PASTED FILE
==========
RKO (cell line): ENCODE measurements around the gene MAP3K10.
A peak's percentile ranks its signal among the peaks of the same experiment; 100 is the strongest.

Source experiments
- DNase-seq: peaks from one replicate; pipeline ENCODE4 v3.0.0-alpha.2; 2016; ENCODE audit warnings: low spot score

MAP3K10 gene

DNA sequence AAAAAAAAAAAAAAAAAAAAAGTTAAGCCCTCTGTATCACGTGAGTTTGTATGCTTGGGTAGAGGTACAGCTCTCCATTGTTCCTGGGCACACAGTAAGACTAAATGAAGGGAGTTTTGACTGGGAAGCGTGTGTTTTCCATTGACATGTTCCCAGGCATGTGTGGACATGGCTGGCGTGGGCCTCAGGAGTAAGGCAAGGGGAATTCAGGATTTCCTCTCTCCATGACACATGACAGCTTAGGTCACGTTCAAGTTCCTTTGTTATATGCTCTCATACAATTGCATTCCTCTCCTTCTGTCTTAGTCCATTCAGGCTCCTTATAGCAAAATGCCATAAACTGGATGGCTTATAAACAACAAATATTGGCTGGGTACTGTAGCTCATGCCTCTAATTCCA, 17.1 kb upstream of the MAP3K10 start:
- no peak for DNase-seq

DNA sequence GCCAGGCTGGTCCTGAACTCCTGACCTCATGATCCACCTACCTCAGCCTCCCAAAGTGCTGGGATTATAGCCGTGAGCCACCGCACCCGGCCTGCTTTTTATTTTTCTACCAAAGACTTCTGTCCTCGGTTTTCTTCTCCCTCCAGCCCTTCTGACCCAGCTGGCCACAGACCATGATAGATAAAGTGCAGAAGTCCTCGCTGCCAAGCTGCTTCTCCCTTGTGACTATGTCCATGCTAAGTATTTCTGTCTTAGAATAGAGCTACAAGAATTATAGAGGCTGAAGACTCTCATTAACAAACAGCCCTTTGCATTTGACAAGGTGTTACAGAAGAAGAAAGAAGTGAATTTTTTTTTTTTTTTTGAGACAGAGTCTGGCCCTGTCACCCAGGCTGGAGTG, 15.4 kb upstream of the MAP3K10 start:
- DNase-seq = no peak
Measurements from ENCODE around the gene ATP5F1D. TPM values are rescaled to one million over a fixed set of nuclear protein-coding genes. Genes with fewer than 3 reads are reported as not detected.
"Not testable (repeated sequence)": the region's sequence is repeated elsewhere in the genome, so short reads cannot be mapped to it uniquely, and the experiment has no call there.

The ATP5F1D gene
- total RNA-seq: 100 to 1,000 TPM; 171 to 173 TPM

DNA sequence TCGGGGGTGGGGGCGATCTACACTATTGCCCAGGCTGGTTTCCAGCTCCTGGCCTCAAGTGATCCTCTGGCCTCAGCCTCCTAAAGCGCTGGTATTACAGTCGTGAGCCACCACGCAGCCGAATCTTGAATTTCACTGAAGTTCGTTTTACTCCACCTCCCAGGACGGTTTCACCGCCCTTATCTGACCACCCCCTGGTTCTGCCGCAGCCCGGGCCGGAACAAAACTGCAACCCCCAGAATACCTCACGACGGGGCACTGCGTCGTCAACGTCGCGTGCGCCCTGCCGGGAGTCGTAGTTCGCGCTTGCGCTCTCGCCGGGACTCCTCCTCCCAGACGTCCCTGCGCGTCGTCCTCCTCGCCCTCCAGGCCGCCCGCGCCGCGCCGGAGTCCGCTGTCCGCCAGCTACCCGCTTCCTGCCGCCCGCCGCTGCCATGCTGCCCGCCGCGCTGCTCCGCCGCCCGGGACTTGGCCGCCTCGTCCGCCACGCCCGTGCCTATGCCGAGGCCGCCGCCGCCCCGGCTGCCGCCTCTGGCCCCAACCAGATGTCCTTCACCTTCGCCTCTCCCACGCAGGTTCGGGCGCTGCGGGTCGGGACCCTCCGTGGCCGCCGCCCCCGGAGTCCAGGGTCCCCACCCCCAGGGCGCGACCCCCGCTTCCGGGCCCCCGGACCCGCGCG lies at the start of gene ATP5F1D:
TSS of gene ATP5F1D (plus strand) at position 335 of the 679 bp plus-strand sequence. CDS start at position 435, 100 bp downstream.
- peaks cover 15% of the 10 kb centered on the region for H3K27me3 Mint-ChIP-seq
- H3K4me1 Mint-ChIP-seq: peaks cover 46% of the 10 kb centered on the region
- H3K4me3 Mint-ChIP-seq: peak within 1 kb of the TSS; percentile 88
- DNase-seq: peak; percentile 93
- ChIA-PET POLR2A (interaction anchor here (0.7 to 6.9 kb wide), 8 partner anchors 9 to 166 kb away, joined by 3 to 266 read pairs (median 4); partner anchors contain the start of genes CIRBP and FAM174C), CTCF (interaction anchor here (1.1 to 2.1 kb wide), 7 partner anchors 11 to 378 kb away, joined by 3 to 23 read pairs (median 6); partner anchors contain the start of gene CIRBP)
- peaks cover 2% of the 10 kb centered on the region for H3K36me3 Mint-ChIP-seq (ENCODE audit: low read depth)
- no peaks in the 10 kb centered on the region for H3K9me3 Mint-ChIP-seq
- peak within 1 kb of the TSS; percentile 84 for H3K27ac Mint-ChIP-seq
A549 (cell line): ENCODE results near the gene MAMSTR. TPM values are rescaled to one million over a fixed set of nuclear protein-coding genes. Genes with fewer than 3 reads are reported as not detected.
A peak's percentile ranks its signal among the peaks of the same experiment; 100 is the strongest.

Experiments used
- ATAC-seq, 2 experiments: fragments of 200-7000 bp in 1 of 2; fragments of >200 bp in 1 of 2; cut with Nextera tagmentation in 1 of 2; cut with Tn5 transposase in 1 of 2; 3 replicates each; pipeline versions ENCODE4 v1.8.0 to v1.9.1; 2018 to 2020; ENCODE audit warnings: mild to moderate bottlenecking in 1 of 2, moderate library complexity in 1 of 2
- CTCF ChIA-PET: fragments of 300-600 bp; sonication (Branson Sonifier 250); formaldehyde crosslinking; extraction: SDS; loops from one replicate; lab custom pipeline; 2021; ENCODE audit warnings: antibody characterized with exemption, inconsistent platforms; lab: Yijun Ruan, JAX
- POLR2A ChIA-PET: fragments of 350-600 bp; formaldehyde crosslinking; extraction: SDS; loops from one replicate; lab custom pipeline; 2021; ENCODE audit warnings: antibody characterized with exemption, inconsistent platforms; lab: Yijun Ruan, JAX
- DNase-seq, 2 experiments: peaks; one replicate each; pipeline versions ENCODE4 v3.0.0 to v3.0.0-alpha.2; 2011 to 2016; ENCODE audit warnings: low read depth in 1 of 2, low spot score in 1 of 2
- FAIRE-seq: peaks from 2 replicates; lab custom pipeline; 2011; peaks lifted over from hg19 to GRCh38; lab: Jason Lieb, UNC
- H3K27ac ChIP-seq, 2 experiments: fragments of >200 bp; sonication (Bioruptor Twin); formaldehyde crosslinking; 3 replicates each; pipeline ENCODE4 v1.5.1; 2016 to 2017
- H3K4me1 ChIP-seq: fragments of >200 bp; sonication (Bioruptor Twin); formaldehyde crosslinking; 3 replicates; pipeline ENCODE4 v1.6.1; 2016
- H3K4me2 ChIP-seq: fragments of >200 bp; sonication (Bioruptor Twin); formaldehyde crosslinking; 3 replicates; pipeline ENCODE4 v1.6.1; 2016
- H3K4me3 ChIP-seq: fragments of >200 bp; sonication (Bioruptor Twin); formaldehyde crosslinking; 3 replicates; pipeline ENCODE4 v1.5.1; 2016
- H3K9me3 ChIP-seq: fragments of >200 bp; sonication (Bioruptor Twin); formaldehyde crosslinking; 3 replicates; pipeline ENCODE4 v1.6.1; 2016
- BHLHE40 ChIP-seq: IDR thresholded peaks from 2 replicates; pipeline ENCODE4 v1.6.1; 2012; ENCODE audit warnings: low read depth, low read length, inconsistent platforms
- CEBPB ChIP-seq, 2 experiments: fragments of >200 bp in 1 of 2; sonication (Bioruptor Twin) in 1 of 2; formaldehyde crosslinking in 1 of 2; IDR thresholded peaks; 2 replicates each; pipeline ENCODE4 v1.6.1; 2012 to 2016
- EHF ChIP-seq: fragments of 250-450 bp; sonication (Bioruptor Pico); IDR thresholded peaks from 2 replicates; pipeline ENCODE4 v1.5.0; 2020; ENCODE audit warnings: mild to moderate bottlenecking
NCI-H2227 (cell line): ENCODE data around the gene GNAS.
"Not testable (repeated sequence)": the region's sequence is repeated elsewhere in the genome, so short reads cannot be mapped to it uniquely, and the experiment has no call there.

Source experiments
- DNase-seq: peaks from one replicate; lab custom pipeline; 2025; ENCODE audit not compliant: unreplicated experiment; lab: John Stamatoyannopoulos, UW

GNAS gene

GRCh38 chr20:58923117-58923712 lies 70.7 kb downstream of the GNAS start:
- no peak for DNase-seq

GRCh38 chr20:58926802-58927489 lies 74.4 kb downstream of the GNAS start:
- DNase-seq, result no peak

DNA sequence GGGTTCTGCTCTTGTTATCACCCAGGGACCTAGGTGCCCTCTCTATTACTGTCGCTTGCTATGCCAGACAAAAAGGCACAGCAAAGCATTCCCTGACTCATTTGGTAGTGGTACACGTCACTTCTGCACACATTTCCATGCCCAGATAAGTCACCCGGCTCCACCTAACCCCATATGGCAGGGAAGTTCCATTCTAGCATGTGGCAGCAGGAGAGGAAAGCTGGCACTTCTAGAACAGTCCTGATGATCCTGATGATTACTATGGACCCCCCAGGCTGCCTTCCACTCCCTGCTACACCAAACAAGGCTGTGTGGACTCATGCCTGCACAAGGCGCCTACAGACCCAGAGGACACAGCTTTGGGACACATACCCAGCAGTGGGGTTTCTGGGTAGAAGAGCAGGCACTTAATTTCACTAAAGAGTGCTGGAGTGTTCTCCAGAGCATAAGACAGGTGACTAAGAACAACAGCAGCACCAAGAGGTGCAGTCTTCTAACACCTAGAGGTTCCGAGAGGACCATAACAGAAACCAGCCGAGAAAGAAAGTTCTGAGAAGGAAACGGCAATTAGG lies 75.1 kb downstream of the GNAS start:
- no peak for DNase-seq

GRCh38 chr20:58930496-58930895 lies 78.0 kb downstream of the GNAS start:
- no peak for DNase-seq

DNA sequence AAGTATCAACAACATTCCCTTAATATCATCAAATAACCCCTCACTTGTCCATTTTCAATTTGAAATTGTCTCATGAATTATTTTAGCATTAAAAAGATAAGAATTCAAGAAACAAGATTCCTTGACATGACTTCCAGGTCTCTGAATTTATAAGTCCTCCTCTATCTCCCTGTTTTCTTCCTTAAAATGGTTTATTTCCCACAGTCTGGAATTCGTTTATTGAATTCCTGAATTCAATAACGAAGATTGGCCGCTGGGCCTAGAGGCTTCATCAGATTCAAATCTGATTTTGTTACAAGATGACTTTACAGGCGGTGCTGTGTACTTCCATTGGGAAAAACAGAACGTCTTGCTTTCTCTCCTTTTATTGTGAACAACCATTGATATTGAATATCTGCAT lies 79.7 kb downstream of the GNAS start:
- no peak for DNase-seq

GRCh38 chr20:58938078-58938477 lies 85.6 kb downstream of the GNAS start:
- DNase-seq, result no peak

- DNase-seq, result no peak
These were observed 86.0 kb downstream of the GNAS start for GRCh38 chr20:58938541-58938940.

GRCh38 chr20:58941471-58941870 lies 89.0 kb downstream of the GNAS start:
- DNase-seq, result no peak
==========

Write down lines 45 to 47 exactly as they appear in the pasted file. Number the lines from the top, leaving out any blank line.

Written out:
GRCh38 chr20:58923117-58923712 lies 70.7 kb downstream of the GNAS start:
- no peak for DNase-seq

GRCh38 chr20:58926802-58927489 lies 74.4 kb downstream of the GNAS start: